Nunavut Speaker names group that will study MLA pay system
MLAs want more family-friendly compensation packages
The Speaker of the Nunavut legislature, Tununiq MLA Joe Enook, has announced who will sit on a special commission set up to study how Nunavut MLAs are paid, the legislative assembly said Sept. 24 in a news release.
The body goes by a ponderous title: the Independent Commission to Review Members’ Indemnities, Allowances, Expenses and Benefits.
Enook announced the commission this past June 13, saying one of the commission’s tasks will be to help craft a family-friendly pay and benefit package for MLAs who have young children.
“As my colleagues are well aware, legislatures across the country are working to make their institutions more family-friendly than they were in previous eras,” Enook said in the house last June in a statement.
Right now, MLAs are paid through a complicated system of payments called indemnities and allowances, including a northern allowance and a housing allowance if eligible, as well as various non-salary benefits, and payments to cover travel, accommodation and constituency office expenses.
All MLAs receive a basic annual indemnity, or salary payment, which in the 2016-17 fiscal year was worth $104,245.
On top of that, the premier, cabinet ministers and the Speaker all receive an additional indemnity. In 2016-17, that was worth $80,048 for regular cabinet ministers, with higher amounts going to the premier and deputy premier.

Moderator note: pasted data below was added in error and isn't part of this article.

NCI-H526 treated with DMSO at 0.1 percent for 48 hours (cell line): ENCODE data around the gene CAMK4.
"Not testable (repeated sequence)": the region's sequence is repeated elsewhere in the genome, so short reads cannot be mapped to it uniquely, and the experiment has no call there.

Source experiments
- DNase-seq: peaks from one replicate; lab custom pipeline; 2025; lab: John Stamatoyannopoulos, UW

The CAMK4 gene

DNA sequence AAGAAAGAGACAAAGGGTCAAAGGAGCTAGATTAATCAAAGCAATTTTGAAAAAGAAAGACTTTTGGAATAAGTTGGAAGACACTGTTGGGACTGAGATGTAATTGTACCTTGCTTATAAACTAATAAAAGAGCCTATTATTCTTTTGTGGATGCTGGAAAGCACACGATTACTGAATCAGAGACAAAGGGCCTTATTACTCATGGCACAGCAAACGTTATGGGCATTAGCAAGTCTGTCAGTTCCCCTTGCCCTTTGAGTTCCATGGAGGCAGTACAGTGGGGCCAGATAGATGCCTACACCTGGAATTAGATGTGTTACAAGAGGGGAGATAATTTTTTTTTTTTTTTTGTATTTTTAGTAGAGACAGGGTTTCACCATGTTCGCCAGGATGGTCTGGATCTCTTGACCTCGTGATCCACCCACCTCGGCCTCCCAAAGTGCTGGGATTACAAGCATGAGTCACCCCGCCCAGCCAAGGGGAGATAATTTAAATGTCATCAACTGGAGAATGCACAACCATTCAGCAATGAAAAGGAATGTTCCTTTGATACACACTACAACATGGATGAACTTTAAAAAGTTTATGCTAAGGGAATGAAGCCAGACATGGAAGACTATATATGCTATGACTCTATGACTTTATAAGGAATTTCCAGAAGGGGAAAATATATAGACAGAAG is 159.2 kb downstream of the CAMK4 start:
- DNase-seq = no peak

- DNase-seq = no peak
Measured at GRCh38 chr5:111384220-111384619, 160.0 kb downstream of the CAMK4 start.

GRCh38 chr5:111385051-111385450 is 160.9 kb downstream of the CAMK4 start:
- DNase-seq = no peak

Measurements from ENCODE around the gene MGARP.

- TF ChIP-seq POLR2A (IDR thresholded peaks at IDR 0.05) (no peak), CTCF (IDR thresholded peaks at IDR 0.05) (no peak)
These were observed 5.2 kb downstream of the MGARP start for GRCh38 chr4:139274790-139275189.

They also receive the same northern allowance paid to unionized GN workers, and regular MLAs get extra amounts for serving as chairs and deputy chairs of committees.
In 2016-17, Peter Taptuna, then the premier, was the highest-paid member, with a total salary of $220,106, a report tabled in the assembly said.
The members of the commission are:
• Justice Earl Johnson, who will chair the commission. Johnson sat on the Nunavut Court of Justice from 2002 until his retirement from full-time service in 2016. He currently serves the Nunavut court as a deputy judge.
• Nancy Karetak-Lindell, who held office as Liberal MP for Nunavut between 1997 and 2008, and as president of Inuit Circumpolar Council-Canada from 2016 to 2018.
• Keith Peterson, a former Cambridge Bay mayor and secretary-treasurer of the Kitikmeot Corp. who served as MLA for Cambridge Bay from 2004 until 2017. Peterson is Nunavut’s longest serving finance minister.
• Ronnie Campbell, who served as an assistant auditor general of Canada from 2003 until his retirement in 2015. During that period, he was responsible for the auditor general office’s audits of the Government of Nunavut. Prior to 1985, Campbell worked in Nunavut communities as a manager with the Hudson’s Bay Co. Campbell is also a board member for the Qulliq Energy Corp.
The commission must submit a report, with recommendations, to the Speaker by March 31, 2019.